Compiling to Javascript or not?

JavaScript is commonly seen as a flawed language. It has plenty of flaws, some of which are more painful than others. One common way that people deal with these flaws is to use another language that compiles to JavaScript and to then write their code in that other language.

At first, this sounds pretty appealing. You get to choose which of a few languages to use to address your complaints with JavaScript. Unhappy with the type system? Try out Dart, TypeScript, AtScript, Elm, or even PureScript. Want a more concise syntax? Perhaps CoffeeScript is your thing. Do you wish you were using a Lisp? Well, there are lots of options there as well, starting with ClojureScript or Parenscript. There are many choices.

My Project

My project involves creating a platform for building tools that is based on Atom Shell and uses a plug-in model to allow users to extend the core platform.

I also have some requirements:

  • I need access to things that will be coming in future versions of JavaScript (and fairly soon). An example of this is support for working with 64 bit integers (a firm requirement).
  • Given that we have a single deployment platform (Atom Shell, with ...
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Looking at Packet Capture and Dissection

For the project that I am working on (not yet disclosed), I was thinking that it would be interesting to be able to integrate a view of what is happening on the network, much like Wireshark and other tools can provide. The view would be more targeted towards what the user was doing, but the overall idea would be the same: capture network traffic and perform some basic analysis on it to display it visually.

This led to some interesting research, which I've decided to discuss here! (For those who feel this is a long post, there's a summary of sorts at the end.)

Capturing Traffic

node_pcap

Given that I'm using Atom Shell to build this application and that uses Node.JS, one of my first thoughts was to take a look at node_pcap. After all, node_pcap was used successfully in tools like htracr, so perhaps it would work well here.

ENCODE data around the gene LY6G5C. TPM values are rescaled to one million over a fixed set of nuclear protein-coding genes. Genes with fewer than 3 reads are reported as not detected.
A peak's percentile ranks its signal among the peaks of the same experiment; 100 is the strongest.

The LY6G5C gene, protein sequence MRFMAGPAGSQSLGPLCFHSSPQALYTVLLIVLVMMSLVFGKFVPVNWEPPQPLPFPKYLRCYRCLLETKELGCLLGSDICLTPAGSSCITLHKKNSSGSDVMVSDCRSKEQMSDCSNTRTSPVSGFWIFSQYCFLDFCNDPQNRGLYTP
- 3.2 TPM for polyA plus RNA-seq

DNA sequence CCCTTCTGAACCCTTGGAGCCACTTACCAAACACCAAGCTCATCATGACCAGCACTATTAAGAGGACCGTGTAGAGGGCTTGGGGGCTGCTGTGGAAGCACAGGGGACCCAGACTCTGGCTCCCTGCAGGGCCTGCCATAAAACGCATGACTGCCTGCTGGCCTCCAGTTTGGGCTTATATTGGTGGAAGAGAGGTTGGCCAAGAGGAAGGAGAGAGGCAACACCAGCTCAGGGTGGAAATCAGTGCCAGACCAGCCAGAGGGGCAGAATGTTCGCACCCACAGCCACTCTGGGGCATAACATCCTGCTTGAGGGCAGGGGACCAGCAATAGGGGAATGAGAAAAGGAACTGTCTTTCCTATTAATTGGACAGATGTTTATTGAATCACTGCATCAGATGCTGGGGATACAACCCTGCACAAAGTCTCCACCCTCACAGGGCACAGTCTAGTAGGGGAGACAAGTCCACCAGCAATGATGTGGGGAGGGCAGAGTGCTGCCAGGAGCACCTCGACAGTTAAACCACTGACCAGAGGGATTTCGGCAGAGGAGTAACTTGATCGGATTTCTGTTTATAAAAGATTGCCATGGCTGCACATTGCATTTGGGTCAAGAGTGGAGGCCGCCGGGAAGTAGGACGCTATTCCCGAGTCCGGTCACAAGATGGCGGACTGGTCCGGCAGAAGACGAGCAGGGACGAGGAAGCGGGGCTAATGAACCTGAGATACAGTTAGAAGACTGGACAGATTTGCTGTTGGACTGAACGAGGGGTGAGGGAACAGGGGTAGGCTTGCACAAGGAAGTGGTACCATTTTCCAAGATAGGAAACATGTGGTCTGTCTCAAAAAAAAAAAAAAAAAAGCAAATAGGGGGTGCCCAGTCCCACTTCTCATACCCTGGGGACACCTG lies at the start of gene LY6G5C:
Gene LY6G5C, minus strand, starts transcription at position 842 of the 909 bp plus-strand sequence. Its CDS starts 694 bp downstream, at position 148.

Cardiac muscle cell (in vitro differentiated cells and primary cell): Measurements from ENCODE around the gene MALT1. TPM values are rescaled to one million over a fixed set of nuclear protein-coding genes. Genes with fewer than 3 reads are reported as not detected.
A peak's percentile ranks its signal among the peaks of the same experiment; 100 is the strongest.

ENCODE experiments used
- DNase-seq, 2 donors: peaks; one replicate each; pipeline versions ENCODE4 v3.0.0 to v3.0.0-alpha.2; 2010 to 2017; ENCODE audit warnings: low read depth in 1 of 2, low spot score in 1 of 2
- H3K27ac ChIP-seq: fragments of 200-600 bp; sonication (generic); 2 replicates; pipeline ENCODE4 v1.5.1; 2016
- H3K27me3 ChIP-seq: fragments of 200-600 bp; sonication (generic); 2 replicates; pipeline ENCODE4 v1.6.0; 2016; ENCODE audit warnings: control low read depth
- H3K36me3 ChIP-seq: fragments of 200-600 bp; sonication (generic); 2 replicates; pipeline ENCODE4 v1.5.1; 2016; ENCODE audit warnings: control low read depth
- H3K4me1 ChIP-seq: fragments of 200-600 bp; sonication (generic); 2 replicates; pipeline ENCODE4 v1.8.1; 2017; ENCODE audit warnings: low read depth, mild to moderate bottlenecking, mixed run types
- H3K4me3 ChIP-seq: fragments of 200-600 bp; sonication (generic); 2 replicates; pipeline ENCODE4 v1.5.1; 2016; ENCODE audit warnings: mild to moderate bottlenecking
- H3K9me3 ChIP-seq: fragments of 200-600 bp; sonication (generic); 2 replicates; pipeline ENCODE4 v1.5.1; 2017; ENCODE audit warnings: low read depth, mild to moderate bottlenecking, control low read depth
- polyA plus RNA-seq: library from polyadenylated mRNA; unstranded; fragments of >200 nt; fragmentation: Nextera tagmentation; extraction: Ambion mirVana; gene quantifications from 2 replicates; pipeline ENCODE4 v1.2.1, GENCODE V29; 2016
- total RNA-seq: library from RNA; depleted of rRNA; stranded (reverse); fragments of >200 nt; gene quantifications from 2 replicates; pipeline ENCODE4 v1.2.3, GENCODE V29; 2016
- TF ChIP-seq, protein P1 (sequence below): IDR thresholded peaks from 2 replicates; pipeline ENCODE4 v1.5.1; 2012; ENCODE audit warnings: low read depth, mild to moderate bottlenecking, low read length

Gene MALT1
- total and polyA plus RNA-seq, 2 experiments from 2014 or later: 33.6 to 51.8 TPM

Unfortunately, I ran into a series of issues with node_pcap. For one thing, it wants to run the capture in the same process, and since performing a capture requires putting the network interface into promiscuous mode, it requires elevated privileges. I am not comfortable with the ...

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SWIG and JavaScript - Part One

I experiment with a lot of ideas for projects and see which ideas stick, which seem interesting, which require something that I can't provide, etc.

A project that I'm working on now may well be interesting and within my capabilities and the resources that I can muster, but I don't want to identify it specifically yet.

Anyway, this project requires using Node.js to talk to a C++ library with an extensive API. An interesting detail is that this library already has a solid Python API, built via SWIG.

JavaScript and SWIG

Version 3.0 of SWIG began to support JavaScript. It supports using JavaScriptCore or V8 as the JS engine, and Node.js as a specialization of the V8 support.

For now, I have hacked the SWIG interface files from the C++ library to wrap Python-specific portions in #ifdef SWIG_PYTHON so that they can be shared with JavaScript. In the longer term, should this project work out and I decide to upstream the changes to support having JavaScript bindings, I will clean this up and move some things into separate files for each language in a tidier fashion.

In fairly short order, I was able to ...

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